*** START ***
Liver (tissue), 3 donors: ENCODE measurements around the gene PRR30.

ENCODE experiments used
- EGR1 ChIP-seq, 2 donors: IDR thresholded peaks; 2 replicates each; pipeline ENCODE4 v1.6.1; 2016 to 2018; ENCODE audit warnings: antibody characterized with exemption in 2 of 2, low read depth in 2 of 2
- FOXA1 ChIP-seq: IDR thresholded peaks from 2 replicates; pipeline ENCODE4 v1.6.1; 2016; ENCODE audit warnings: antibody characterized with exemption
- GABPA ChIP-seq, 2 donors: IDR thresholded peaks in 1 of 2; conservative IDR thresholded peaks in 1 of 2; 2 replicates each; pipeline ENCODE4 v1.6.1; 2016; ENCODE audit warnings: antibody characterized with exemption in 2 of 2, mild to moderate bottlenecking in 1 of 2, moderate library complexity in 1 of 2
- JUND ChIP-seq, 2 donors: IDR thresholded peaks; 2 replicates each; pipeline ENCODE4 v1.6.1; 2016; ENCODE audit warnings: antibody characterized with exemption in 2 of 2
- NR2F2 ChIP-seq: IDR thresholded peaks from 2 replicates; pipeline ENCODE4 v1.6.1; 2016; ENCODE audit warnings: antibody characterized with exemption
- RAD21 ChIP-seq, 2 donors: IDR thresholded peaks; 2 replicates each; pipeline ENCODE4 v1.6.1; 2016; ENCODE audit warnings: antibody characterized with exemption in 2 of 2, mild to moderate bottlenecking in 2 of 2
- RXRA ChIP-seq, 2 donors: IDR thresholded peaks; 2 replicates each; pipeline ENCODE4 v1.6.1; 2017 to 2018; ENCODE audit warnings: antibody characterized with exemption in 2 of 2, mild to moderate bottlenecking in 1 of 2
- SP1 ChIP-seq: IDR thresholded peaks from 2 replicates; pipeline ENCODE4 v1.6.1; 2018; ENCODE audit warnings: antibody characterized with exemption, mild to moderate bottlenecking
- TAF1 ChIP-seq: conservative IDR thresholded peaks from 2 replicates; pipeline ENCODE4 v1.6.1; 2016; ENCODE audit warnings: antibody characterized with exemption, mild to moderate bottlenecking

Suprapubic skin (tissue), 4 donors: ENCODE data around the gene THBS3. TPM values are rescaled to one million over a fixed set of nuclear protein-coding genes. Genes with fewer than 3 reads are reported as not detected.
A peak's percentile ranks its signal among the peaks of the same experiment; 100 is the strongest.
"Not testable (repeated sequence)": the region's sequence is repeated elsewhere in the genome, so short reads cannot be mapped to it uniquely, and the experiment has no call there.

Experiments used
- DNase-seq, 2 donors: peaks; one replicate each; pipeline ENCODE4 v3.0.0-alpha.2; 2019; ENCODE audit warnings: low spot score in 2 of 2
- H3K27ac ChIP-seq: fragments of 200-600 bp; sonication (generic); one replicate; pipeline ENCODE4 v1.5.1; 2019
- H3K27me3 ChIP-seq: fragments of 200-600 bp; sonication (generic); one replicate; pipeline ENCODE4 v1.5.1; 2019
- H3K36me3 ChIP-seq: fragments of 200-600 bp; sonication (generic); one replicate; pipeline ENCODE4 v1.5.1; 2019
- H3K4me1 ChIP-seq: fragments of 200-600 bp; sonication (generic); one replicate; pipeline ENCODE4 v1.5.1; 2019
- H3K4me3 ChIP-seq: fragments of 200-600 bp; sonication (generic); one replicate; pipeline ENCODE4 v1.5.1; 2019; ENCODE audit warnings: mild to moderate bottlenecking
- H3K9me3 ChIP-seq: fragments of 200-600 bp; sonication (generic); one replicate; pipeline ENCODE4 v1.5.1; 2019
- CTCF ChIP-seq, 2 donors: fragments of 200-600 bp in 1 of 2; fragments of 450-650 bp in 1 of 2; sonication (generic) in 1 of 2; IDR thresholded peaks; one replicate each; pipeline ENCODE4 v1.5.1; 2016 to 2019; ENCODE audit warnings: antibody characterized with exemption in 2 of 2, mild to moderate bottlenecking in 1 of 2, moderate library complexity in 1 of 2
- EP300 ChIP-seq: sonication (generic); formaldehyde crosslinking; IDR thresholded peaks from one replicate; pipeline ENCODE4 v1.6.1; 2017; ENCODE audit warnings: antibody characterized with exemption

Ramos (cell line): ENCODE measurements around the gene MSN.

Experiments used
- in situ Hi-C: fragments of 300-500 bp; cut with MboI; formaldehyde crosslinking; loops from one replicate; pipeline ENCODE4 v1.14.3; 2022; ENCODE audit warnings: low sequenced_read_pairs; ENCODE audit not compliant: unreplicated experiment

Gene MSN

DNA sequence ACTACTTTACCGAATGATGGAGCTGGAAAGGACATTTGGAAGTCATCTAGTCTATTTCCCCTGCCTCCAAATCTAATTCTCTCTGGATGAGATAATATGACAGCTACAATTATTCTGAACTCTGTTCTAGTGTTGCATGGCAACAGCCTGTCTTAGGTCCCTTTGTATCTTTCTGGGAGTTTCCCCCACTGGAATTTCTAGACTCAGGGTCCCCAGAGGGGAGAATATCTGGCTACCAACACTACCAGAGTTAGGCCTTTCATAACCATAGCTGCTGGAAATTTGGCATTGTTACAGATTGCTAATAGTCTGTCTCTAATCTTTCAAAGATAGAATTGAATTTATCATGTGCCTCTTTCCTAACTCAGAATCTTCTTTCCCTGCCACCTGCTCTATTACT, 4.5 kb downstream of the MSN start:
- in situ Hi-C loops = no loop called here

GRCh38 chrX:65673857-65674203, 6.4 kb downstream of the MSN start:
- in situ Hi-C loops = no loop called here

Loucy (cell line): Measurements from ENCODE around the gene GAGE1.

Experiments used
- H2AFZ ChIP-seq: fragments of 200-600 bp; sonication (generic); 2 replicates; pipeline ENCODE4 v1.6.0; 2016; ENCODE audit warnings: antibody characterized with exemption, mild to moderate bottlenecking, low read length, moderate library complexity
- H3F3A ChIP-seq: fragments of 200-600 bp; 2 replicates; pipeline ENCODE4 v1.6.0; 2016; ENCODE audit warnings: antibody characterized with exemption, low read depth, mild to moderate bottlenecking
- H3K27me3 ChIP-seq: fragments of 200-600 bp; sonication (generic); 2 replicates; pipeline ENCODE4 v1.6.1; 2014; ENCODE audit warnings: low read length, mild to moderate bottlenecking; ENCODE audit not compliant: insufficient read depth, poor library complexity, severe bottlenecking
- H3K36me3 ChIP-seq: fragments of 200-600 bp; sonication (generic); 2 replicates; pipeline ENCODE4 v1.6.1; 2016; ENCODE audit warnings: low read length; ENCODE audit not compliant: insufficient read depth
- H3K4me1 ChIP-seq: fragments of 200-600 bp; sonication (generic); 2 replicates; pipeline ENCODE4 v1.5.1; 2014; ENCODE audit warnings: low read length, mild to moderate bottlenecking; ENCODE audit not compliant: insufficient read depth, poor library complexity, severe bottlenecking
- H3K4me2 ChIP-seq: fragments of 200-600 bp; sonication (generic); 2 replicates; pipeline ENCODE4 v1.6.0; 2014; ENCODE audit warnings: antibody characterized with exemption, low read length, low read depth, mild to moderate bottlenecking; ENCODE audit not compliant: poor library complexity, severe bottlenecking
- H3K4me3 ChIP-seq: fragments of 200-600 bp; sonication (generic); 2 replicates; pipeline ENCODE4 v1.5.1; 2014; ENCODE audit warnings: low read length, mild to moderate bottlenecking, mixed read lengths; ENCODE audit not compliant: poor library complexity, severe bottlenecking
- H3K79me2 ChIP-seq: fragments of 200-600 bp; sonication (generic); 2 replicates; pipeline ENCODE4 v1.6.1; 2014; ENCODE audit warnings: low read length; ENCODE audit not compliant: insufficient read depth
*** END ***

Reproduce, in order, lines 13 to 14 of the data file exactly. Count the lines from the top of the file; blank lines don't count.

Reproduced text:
A peak's percentile ranks its signal among the peaks of the same experiment; 100 is the strongest.
"Not testable (repeated sequence)": the region's sequence is repeated elsewhere in the genome, so short reads cannot be mapped to it uniquely, and the experiment has no call there.